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Tobias Braun Guitars

Before I comment on specific instruments in terms of their sound and historical significance, I would like to point out that I have only ever built instruments based on famous “original” instruments, particularly those made by distinguished Spanish Masters.
I personally analysed and researched each “original” I selected for the basis of my work (apart from one Manuel Ramírez Guitar played by Andrés Segovia over a period of 25 years). In terms of my Classical and Flamenco Guitars, my guitars not only reflect the overall tradition of the Spanish Guitar Makers, but always include specific construction details of the individual “originals” on which my instruments are based.

Tobias Braun 2007

Satinwood (West Indian - fagara flava). This is a stiff and heavy wood highly suitable for guitar bodies which Tobias has good experience of. At the same time it is very attractive particularly after it darkens with time, revealing more the characteristic figuring.

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Tobias Braun 2007 Thermowood

Beautiful look and produces a formable and transparent sound, rich in tone colours.

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Manuel Ramírez, 1912

The body of this guitar, compared to others I have researched, could be described as rather delicate, which belies the sheer volume and carrying power of the sound.
This instrument has a fast response and produces a formable and transparent sound rich in tone colours. (Bearclaw Spruce/Satin Wood)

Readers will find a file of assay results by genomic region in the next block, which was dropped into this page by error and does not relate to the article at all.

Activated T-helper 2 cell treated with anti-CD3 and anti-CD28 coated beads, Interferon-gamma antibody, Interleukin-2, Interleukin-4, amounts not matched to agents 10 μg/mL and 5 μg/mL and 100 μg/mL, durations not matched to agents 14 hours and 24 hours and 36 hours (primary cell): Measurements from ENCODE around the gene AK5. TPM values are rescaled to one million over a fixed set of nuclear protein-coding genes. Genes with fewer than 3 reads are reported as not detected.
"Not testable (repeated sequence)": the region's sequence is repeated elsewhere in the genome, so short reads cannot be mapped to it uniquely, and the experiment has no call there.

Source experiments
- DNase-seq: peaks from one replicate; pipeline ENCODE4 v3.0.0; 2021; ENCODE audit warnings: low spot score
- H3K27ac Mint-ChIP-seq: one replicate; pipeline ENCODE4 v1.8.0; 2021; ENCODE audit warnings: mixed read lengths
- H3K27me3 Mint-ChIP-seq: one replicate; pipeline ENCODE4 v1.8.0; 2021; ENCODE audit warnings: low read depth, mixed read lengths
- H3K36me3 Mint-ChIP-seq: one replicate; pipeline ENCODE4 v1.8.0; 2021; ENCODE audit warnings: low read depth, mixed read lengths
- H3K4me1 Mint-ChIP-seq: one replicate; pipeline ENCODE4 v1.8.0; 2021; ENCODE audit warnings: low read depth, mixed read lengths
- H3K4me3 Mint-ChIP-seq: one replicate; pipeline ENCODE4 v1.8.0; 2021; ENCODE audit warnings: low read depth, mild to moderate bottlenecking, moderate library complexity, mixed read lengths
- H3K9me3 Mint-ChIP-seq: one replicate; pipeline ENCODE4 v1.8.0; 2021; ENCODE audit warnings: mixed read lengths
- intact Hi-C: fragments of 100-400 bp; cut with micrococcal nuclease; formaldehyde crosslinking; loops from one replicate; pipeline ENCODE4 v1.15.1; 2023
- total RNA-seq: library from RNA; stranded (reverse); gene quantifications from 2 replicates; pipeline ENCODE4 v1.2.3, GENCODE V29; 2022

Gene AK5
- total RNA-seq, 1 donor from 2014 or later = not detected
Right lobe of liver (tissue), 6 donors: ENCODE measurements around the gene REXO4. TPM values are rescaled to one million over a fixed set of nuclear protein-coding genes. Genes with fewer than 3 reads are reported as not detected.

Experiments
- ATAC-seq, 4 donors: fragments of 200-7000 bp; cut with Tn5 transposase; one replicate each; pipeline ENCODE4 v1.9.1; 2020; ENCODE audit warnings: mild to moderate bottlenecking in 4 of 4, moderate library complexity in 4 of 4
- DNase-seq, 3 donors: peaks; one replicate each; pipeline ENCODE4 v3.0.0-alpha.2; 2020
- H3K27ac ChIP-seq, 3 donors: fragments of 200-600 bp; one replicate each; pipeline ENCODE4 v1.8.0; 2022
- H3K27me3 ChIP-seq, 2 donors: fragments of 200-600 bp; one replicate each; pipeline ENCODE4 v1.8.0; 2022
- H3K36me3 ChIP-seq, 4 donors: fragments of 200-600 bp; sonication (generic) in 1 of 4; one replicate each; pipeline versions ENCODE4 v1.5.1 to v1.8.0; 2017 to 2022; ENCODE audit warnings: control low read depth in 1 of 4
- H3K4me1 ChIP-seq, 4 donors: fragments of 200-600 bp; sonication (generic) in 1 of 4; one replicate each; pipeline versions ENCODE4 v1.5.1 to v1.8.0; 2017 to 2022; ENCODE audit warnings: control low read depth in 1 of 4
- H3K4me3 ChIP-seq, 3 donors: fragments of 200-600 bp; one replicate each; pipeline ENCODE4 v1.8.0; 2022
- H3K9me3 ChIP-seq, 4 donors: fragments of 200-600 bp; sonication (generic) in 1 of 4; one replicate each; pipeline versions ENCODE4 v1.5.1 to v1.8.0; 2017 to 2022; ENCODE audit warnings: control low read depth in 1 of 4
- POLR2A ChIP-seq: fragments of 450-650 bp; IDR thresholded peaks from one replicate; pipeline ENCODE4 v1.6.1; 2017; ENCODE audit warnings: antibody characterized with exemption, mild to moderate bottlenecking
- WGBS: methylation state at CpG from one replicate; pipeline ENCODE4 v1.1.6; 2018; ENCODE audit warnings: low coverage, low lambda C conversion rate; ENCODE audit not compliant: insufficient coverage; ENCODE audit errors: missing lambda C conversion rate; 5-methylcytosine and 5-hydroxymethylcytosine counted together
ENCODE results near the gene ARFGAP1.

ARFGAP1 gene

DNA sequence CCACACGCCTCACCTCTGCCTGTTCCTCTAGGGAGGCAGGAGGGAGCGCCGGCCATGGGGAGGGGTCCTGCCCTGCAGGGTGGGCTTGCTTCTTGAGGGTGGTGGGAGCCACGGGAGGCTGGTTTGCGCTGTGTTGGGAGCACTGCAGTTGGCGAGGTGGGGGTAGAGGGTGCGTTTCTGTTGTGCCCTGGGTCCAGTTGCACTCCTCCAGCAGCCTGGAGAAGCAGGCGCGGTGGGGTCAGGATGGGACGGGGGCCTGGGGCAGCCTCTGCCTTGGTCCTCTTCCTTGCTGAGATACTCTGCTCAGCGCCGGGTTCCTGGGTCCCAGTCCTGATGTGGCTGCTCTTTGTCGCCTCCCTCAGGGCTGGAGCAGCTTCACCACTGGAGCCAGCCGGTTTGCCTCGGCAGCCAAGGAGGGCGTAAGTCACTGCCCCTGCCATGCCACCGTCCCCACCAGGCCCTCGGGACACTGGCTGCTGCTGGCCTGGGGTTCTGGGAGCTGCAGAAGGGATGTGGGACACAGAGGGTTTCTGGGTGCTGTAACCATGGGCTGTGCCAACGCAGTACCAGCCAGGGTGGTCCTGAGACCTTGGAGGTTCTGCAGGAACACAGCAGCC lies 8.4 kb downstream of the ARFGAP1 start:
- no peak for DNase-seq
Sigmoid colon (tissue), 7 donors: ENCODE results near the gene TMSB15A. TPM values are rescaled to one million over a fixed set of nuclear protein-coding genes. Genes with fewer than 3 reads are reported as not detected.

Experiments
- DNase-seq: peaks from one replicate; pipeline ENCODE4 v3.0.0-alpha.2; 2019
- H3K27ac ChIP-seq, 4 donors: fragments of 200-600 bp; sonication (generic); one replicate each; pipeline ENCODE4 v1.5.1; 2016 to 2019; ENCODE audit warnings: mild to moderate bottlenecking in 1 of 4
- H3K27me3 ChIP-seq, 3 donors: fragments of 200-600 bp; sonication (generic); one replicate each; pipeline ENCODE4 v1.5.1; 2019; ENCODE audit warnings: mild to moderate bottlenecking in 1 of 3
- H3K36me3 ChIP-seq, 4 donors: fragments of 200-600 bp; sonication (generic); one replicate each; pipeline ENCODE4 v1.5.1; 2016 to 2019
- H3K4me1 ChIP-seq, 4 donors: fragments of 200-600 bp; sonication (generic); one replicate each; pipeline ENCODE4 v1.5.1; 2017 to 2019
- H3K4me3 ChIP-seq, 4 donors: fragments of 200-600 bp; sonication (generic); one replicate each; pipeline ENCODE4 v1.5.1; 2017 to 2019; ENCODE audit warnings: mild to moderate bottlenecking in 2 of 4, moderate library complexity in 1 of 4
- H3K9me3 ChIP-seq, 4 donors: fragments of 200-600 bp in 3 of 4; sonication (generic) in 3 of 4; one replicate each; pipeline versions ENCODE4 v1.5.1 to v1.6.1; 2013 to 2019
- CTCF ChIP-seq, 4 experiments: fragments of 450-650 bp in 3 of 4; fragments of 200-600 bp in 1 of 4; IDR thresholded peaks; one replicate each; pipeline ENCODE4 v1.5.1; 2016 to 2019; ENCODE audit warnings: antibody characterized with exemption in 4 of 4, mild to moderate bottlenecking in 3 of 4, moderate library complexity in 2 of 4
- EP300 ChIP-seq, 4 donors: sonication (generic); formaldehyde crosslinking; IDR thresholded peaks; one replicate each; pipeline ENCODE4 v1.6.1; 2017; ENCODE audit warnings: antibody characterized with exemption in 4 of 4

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Santos Hernández, 1924

This instrument was part of the estate of the late Luise Walker (1988). Her teacher, Miguel Llobet, personally brought this guitar direct from Santos Hernández’s workshop to Vienna in 1924.

The body of this instrument is really the antithesis of the 1912 Ramirez in terms of its dimensions. The larger resonance body gives it somewhat more warmth to the sound in the bass. The response is a little slower than the Ramírez, but when it comes to volume and transparency, there is no difference. I am often asked to describe the differences in the sound between these two instruments, and I would say the Santos is the more “philosophical” of the two. (Spruce/Indian Rosewood)

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Manuel Reyes, 1989

I use this design for flamenco guitars as well as for classical instruments with Cedar tops. (Spruce/Cypress)

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Martin 00-21

The most fascinating about this instrument is its balanced sound. For a steel-string guitar, it has a really delicate body, but the basses and trebles are still very well balanced. Its transparency and the broader fingerboard make it ideally suited to finger-picking and bottle-neck players. The neck joins the body at the 12th fret – as it is with the original. The mother-of-pearl on the top and the fingerboard is a custom feature. (Sitka Spruce/Indian Rosewood)

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Martin M-36

This instrument too has a fast response and a well-balanced sound. It differs from the Martin 00-21 in that it boasts characteristics of a “standard” steel-string Guitar: larger body, narrow finger-board and the neck join at the 14th fret. The cutaway (seen in the picture) is a custom feature which, as far as I am concerned, is a necessary variation included for reasons of playability. (Sitka Spruce/East Indian Rosewood)

Details and pictures